MaxCmdsInTran was not designed to be always turned on. It exists to work around cases where someone accidentally performed a large number of DML operations in a single transaction (causing a delay in the distribution of commands until the entire transaction is in the distribution database, locks being held, etc.). If you routinely fall into this situation,review your applications and find ways to reduce the transaction size.
MaxCmdsInTran is not supported if the given publication database is enabled for both Change Data Capture and replication. Using MaxCmdsInTran in this configuration may lead to data loss in CDC change tables. It may also cause PK errors if the MaxCmdsInTran parameter is added and removed while replicating a large Transaction.
Two SQL Server Agent jobs are typically associated with a change data capture enabled database: one that is used to populate the database change tables, and one that is responsible for change table cleanup. Both jobs consist of a single step that runs a Transact-SQL command. The Transact-SQL command that is invoked is a change data capture defined stored procedure that implements the logic of the job. The jobs are created when the first table of the database is enabled for change data capture. The Cleanup Job is always created. The capture job will only be created if there are no defined transactional publications for the database. The capture job is also created when both change data capture and transactional replication are enabled for a database, and the transactional log reader job is removed because the database no longer has defined publications.
Both the capture and cleanup jobs are created by using default parameters. The capture job is started immediately. It runs continuously, processing a maximum of 1000 transactions per scan cycle with a wait of 5 seconds between cycles. The cleanup job runs daily at 2 A.M. It retains change table entries for 4320 minutes or 3 days, removing a maximum of 5000 entries with a single delete statement.
The change data capture agent jobs are removed when change data capture is disabled for a database. The capture job can also be removed when the first publication is added to a database, and both change data capture and transactional replication are enabled.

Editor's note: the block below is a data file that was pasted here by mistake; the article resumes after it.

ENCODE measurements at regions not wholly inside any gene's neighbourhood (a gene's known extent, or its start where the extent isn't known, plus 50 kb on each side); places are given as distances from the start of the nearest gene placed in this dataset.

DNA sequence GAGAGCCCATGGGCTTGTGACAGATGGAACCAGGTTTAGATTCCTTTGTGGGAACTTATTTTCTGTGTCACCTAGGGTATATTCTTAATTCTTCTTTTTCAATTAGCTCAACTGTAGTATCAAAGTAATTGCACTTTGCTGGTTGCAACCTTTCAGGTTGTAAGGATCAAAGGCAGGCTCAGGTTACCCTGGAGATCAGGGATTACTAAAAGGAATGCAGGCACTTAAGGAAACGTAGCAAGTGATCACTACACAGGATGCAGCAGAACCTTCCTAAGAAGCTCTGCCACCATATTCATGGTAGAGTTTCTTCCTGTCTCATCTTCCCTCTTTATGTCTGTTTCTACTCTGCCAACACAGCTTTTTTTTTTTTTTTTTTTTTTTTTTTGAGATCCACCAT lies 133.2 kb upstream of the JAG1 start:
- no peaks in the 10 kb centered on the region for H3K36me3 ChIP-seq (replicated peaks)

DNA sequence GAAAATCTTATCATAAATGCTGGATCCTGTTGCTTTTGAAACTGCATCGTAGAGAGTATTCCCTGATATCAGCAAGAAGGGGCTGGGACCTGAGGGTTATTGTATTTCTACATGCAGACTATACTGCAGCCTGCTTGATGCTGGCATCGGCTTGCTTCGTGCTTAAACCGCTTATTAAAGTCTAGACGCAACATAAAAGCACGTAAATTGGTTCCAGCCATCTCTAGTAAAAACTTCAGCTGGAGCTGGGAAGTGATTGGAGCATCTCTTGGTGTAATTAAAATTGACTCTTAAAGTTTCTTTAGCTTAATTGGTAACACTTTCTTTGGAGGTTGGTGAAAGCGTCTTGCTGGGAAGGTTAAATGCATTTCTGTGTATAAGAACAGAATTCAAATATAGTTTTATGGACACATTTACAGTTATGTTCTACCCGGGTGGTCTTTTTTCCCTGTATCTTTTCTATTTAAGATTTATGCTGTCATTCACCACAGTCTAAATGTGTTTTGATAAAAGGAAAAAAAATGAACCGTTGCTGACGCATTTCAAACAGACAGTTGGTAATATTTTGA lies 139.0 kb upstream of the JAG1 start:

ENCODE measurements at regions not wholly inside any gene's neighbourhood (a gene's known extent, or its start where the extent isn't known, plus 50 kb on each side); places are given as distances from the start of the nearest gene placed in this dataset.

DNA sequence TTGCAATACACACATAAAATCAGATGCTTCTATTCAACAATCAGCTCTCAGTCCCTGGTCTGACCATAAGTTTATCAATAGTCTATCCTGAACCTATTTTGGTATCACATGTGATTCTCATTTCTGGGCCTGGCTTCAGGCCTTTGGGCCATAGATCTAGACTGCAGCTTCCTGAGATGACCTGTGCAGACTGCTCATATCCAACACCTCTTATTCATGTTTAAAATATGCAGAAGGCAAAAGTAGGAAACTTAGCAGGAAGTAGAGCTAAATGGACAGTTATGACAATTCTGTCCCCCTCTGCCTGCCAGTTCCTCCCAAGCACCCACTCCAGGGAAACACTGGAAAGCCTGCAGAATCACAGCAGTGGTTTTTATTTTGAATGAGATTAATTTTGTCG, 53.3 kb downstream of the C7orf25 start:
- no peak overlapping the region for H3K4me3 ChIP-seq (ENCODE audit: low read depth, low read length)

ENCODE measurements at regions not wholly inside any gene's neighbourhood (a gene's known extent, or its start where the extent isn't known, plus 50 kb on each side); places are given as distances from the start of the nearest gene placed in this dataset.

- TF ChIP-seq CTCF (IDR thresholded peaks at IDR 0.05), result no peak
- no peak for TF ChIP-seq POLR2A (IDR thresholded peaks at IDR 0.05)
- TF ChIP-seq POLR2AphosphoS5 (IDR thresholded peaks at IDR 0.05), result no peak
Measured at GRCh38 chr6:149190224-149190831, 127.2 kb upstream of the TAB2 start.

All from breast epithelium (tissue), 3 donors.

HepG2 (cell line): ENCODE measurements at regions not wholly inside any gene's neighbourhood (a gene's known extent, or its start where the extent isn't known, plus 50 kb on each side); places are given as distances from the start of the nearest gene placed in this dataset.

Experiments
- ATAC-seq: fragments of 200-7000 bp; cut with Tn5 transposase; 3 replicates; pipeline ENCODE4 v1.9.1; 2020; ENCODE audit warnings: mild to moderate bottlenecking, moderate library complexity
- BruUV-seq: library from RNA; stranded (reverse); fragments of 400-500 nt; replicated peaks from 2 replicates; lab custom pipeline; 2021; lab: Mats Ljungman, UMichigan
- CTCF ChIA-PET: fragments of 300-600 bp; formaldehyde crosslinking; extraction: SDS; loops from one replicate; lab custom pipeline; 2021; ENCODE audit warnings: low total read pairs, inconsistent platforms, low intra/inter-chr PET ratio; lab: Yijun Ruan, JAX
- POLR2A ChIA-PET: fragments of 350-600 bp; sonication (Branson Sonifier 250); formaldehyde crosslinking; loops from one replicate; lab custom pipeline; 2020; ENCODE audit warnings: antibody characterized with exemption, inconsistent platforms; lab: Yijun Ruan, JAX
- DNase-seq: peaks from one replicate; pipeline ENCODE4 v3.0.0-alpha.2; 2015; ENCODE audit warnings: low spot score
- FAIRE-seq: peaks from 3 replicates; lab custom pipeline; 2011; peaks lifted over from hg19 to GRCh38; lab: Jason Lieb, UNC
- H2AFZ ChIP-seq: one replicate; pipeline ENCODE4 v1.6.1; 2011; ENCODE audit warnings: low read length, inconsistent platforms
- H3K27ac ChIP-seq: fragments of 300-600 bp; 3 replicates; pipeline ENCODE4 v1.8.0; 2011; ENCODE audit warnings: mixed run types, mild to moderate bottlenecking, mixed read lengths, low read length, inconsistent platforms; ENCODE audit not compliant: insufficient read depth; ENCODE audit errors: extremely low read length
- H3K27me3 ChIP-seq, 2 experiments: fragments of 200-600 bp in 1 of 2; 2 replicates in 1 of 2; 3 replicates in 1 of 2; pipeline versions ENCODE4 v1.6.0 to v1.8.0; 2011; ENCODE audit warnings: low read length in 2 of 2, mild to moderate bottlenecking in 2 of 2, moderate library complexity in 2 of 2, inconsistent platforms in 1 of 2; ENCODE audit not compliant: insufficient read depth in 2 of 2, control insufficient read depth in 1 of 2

Internally, change data capture agent jobs are created and dropped by using the stored procedures sys.sp_cdc_add_job and sys.sp_cdc_drop_job, respectively. These stored procedures are also exposed so that administrators can control the creation and removal of these jobs.
An administrator has no explicit control over the default configuration of the change data capture agent jobs. The stored procedure sys.sp_cdc_change_job is provided to allow the default configuration parameters to be modified. In addition, the stored procedure sys.sp_cdc_help_jobs allows current configuration parameters to be viewed. Both the capture job and the cleanup job extract configuration parameters from the table msdb.dbo.cdc_jobs on startup. Any changes made to these values by using sys.sp_cdc_change_job won't take effect until the job is stopped and restarted.
Starting and stopping the capture job does not result in a loss of change data. It only prevents the capture process from actively scanning the log for change entries to deposit in the change tables. A reasonable strategy to prevent log scanning from adding load during periods of peak demand is to stop the capture job and restart it when demand is reduced.
Both SQL Server Agent jobs were designed to be flexible enough and sufficiently configurable to meet the basic needs of change data capture environments. In both cases, however, the underlying stored procedures that provide the core functionality have been exposed so that further customization is possible.
Change data capture can't function properly when the Database Engine service or the SQL Server Agent service is running under the NETWORK SERVICE account. This can result in error 22832.
In Azure SQL Database, the Agent Jobs are replaced by an scheduler which runs capture and cleanup automatically.
CDC capture and cleanup in Azure SQL Database
In Azure SQL Database, a change data capture scheduler takes the place of the SQL Server Agent that invokes stored procedures to start periodic capture and cleanup of the change data capture tables.
The scheduler runs capture and cleanup automatically within SQL Database, without any external dependency for reliability or performance. Users still have the option to run capture and cleanup manually on demand using the sp_cdc_scan and sp_cdc_cleanup_change_tables procedures. The CDC capture job runs every 20 seconds, and the cleanup job runs every hour.
It's important to be aware of a situation where you have different collations between the database and the columns of a table configured for change data capture. CDC uses interim storage to populate side tables. If a table has CHAR or VARCHAR columns with collations that are different from the database collation and if those columns store non-ASCII characters (such as double byte DBCS characters), CDC might not be able to persist the changed data consistent with the data in the base tables. This is because the interim storage variables can't have collations associated with them.
Consider one of the following approaches to ensure change captured data is consistent with base tables:
Use NCHAR or NVARCHAR data type for columns containing non-ASCII data.
Or, Use the same collation for columns and for the database.
For example, if you have one database that uses a collation of SQL_Latin1_General_CP1_CI_AS, consider the following table:
CREATE TABLE T1( C1 INT PRIMARY KEY, C2 VARCHAR(10) collate Chinese_PRC_CI_AI)